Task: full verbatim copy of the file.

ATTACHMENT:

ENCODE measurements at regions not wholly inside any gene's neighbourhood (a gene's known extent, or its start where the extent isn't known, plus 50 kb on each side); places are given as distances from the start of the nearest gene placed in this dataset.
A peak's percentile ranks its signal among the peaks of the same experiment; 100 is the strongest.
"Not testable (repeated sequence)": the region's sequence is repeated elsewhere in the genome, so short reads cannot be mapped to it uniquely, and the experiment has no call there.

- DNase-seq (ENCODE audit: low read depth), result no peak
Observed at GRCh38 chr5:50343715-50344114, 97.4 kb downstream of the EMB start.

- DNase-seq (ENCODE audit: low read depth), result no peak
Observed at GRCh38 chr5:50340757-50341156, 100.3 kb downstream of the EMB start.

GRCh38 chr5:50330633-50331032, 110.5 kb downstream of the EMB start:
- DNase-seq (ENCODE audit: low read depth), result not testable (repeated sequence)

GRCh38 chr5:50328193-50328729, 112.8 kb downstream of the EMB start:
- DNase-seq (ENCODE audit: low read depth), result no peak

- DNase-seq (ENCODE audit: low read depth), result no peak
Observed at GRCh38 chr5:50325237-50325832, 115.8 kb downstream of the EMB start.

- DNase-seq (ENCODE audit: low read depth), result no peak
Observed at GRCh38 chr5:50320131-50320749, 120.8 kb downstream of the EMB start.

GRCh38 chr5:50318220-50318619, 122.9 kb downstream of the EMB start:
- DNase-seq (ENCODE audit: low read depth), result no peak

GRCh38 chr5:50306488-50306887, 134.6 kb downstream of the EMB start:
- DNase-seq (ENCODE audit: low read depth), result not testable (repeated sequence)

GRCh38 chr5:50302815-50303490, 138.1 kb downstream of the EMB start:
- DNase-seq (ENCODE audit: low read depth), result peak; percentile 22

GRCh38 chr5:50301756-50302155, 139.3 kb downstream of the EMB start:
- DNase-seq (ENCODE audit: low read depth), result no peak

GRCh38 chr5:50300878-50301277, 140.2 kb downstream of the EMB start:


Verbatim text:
ENCODE measurements at regions not wholly inside any gene's neighbourhood (a gene's known extent, or its start where the extent isn't known, plus 50 kb on each side); places are given as distances from the start of the nearest gene placed in this dataset.
A peak's percentile ranks its signal among the peaks of the same experiment; 100 is the strongest.
"Not testable (repeated sequence)": the region's sequence is repeated elsewhere in the genome, so short reads cannot be mapped to it uniquely, and the experiment has no call there.

- DNase-seq (ENCODE audit: low read depth), result no peak
Observed at GRCh38 chr5:50343715-50344114, 97.4 kb downstream of the EMB start.

- DNase-seq (ENCODE audit: low read depth), result no peak
Observed at GRCh38 chr5:50340757-50341156, 100.3 kb downstream of the EMB start.

GRCh38 chr5:50330633-50331032, 110.5 kb downstream of the EMB start:
- DNase-seq (ENCODE audit: low read depth), result not testable (repeated sequence)

GRCh38 chr5:50328193-50328729, 112.8 kb downstream of the EMB start:
- DNase-seq (ENCODE audit: low read depth), result no peak

- DNase-seq (ENCODE audit: low read depth), result no peak
Observed at GRCh38 chr5:50325237-50325832, 115.8 kb downstream of the EMB start.

- DNase-seq (ENCODE audit: low read depth), result no peak
Observed at GRCh38 chr5:50320131-50320749, 120.8 kb downstream of the EMB start.

GRCh38 chr5:50318220-50318619, 122.9 kb downstream of the EMB start:
- DNase-seq (ENCODE audit: low read depth), result no peak

GRCh38 chr5:50306488-50306887, 134.6 kb downstream of the EMB start:
- DNase-seq (ENCODE audit: low read depth), result not testable (repeated sequence)

GRCh38 chr5:50302815-50303490, 138.1 kb downstream of the EMB start:
- DNase-seq (ENCODE audit: low read depth), result peak; percentile 22

GRCh38 chr5:50301756-50302155, 139.3 kb downstream of the EMB start:
- DNase-seq (ENCODE audit: low read depth), result no peak

GRCh38 chr5:50300878-50301277, 140.2 kb downstream of the EMB start: